Netanyahu’s government is pushing ahead for a parliamentary vote this week on a centerpiece of the overhaul — a law that would give the governing coalition the final say over all judicial appointments. It also seeks to pass laws that would would grant parliament the authority to overturn Supreme Court decisions and limit judicial review of laws.
Netanyahu and his allies say the plan will restore a balance between the judicial and executive branches and rein in what they see as an interventionist court with liberal sympathies.
But critics say the laws will remove Israel’s system of checks and balances and concentrate power in the hands of the governing coalition. They also say that Netanyahu, who is on trial for corruption charges, has a conflict of interest.
Tens of thousands of people have taken to the streets over the past three months to demonstrate against the plan in the largest demonstrations in the country’s 75-year history. The State Department dismissed as “completely false” claims repeated by Yair Netanyahu, the prime minister’s son, that the U.S. government was financing these protests.
Leaders of Israel’s vibrant high-tech industry have said the changes will scare away investors, former top security officials have spoken out against the plan and key allies, including the United States and Germany, have voiced concerns.
In recent weeks, discontent has surged from within Israel’s army — the most popular and respected institution among Israel’s Jewish majority. A growing number of Israeli reservists, including fighter pilots, have threatened to withdraw from voluntary duty if the laws are passed.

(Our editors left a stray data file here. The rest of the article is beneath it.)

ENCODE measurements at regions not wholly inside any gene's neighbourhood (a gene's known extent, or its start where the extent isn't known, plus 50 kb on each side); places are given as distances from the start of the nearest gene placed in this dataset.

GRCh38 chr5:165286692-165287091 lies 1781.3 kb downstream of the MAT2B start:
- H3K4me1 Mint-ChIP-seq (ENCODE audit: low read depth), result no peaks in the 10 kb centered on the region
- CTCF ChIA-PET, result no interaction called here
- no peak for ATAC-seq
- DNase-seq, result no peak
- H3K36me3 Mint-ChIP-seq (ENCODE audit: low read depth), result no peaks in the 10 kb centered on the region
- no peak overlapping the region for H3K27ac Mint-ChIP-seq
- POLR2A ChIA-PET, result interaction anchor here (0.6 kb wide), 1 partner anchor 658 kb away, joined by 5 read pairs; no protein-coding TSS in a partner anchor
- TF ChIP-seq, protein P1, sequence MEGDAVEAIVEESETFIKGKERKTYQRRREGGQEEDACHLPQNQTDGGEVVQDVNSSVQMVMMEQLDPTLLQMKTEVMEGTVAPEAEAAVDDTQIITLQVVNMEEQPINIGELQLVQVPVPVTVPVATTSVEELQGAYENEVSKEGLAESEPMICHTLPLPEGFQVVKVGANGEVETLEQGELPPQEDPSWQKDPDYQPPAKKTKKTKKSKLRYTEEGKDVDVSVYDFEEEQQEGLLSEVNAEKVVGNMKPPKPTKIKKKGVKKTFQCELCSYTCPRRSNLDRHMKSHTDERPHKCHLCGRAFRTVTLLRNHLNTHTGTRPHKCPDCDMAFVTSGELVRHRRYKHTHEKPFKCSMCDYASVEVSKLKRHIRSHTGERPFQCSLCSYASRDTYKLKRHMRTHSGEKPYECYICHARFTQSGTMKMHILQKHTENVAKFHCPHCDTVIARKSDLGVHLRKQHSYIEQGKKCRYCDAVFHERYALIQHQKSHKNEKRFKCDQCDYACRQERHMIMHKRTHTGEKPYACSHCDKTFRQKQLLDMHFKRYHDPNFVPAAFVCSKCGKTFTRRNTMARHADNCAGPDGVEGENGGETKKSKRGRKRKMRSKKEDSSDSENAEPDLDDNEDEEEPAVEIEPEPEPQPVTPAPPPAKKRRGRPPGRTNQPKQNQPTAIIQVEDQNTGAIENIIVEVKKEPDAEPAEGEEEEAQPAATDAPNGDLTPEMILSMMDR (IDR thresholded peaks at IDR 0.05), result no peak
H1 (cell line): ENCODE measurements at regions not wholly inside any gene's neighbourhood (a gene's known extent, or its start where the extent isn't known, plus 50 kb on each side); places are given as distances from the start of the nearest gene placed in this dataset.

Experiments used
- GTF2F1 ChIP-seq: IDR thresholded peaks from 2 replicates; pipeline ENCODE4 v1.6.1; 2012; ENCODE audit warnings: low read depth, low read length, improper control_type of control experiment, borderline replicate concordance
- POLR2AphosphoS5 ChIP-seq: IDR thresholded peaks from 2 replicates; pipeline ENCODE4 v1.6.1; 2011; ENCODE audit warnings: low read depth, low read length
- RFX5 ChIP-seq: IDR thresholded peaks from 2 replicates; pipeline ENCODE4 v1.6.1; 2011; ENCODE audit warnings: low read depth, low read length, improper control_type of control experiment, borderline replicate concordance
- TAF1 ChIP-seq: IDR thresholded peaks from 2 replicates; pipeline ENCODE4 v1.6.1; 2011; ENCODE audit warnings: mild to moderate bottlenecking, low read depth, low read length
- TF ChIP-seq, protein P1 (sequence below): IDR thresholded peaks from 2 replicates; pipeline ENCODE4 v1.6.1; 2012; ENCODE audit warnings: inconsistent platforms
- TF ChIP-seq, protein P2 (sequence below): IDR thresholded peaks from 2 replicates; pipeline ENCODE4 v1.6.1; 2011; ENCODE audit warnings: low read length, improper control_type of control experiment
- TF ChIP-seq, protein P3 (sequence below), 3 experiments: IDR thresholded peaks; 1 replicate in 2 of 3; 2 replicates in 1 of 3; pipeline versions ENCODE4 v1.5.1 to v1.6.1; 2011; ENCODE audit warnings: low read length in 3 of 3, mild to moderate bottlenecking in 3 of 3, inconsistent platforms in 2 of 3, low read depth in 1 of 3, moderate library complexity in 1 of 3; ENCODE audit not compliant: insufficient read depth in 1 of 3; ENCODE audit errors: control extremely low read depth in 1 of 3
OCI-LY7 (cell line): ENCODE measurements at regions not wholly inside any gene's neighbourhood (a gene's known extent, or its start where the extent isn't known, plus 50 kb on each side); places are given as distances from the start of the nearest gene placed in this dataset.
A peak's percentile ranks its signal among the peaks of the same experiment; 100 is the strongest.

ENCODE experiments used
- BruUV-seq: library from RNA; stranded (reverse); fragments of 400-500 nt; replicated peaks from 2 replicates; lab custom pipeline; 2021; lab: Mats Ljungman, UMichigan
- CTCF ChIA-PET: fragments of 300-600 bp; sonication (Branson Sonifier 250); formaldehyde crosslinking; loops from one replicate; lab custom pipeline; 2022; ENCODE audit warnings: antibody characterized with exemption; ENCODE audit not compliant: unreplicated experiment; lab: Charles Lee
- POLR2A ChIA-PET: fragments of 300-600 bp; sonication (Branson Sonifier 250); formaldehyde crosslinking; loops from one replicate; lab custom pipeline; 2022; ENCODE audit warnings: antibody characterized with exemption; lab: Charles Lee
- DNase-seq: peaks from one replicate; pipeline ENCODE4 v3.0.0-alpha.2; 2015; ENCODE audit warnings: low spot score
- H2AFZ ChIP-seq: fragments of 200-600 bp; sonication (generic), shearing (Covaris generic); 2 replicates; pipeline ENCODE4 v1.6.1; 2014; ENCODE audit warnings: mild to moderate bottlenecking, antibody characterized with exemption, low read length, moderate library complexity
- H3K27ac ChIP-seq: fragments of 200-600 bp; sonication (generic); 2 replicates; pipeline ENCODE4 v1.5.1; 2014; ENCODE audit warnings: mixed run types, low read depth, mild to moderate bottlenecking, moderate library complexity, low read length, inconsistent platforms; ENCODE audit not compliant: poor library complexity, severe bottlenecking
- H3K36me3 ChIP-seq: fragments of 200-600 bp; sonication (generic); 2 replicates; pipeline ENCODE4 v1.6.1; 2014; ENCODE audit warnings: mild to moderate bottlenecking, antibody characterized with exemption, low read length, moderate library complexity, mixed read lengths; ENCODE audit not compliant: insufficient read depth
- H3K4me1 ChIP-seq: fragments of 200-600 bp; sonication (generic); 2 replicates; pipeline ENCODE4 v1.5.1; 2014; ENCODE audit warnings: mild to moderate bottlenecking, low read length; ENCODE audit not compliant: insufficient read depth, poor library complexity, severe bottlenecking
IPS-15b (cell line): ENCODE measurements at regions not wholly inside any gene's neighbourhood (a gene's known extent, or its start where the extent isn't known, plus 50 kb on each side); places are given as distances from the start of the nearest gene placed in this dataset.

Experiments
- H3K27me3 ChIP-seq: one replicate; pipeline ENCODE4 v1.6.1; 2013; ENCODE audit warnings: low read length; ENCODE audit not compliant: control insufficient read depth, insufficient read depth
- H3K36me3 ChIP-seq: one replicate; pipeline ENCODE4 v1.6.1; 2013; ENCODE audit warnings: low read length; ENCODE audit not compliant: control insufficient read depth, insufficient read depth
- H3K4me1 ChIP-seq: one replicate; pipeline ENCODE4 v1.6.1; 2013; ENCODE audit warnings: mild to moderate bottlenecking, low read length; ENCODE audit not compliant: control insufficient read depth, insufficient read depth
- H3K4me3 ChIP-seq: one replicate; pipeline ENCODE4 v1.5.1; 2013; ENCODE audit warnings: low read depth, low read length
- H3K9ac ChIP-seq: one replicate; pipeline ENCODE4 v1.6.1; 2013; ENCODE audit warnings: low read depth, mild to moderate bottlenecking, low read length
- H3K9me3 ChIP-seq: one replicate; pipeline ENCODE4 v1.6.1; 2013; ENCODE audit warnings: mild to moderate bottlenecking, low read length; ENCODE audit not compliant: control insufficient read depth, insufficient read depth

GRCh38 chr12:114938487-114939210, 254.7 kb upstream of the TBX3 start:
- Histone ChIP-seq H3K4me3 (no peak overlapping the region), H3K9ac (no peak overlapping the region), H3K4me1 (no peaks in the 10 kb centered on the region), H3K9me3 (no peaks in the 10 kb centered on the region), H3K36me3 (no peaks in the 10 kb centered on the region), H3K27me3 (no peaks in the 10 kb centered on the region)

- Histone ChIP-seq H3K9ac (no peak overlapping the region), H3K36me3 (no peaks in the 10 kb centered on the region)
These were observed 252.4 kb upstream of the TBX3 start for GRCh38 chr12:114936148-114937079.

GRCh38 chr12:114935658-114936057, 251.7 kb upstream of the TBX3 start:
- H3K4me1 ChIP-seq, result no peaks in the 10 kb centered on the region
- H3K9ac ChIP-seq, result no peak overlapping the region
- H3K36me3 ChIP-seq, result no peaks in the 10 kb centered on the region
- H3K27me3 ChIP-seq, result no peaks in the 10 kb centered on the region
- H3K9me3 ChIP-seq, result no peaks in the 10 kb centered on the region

Israel’s military is facing an increase in fighting in the occupied West Bank, threats from Lebanon’s Hezbollah militant group and concerns that archenemy Iran is close to developing a nuclear-weapons capability.
Manuel Trajtenberg, head of an influential Israeli think tank, the Institute for National Security Studies, said that “Netanyahu can dismiss his defense minister, he cannot dismiss the warnings he heard from Gallant.”
Meanwhile, an Israeli good governance group asked the country’s Supreme Court on Sunday to punish Netanyahu for allegedly violating a conflict of interest agreement meant to prevent him from dealing with the country’s judiciary while he is on trial for corruption.
The Movement for Quality Government in Israel, a fierce opponent of the overhaul, asked the court to force Netanyahu to obey the law and sanction him either with a fine or prison time for not doing so. It said he was not above the law.
The prime minister said the appeal should be dismissed and said that the Supreme Court didn’t have grounds to intervene.
Netanyahu is barred by the country’s attorney general from directly dealing with his government’s plan to overhaul the judiciary, based on a conflict of interest agreement that the Supreme Court acknowledged in a ruling over Netanyahu’s fitness to serve while on trial for corruption. Instead, Justice Minister Yariv Levin, a close confidant of Netanyahu, is spearheading the overhaul.
But on Thursday, after Parliament passed a law making it harder to remove a sitting prime minister, Netanyahu said he was unshackled from the attorney general’s decision and vowed to wade into the crisis and “mend the rift” in the nation. That declaration prompted the attorney general, Gali Baharav-Miara, to warn that Netanyahu was breaking his conflict of interest agreement.
The fast-paced legal and political developments have catapulted Israel into uncharted territory, said Guy Lurie, a research fellow at the Israel Democracy Institute, a Jerusalem think tank.
“We are at the start of a constitutional crisis in the sense that there is a disagreement over the source of authority and legitimacy of different governing bodies,” he said.